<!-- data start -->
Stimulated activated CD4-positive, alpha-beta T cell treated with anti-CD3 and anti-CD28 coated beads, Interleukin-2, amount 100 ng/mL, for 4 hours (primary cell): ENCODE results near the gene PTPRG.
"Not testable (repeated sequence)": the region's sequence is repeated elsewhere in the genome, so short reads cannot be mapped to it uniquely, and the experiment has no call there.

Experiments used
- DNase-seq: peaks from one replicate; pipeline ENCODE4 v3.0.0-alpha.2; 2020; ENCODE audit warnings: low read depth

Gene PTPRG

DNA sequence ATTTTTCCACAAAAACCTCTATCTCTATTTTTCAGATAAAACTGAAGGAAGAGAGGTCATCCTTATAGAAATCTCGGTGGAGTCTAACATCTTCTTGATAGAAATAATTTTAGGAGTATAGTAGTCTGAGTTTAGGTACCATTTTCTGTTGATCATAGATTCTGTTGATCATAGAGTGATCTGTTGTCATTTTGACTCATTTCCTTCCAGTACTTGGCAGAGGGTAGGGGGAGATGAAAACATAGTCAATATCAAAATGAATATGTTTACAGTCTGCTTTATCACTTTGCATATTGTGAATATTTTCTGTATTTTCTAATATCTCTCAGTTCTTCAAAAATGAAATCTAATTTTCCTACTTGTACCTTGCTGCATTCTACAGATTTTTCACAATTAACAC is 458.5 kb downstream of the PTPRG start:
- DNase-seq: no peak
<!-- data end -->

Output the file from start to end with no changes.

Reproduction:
Stimulated activated CD4-positive, alpha-beta T cell treated with anti-CD3 and anti-CD28 coated beads, Interleukin-2, amount 100 ng/mL, for 4 hours (primary cell): ENCODE results near the gene PTPRG.
"Not testable (repeated sequence)": the region's sequence is repeated elsewhere in the genome, so short reads cannot be mapped to it uniquely, and the experiment has no call there.

Experiments used
- DNase-seq: peaks from one replicate; pipeline ENCODE4 v3.0.0-alpha.2; 2020; ENCODE audit warnings: low read depth

Gene PTPRG

DNA sequence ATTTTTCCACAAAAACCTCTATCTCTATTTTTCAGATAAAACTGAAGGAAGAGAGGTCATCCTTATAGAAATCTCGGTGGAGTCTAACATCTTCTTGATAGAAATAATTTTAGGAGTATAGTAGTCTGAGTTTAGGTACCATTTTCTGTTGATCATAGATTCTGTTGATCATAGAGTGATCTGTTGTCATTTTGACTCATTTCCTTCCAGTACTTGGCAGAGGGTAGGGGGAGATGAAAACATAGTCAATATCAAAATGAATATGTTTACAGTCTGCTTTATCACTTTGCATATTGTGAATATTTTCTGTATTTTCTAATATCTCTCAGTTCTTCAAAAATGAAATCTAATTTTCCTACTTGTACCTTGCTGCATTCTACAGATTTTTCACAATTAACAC is 458.5 kb downstream of the PTPRG start:
- DNase-seq: no peak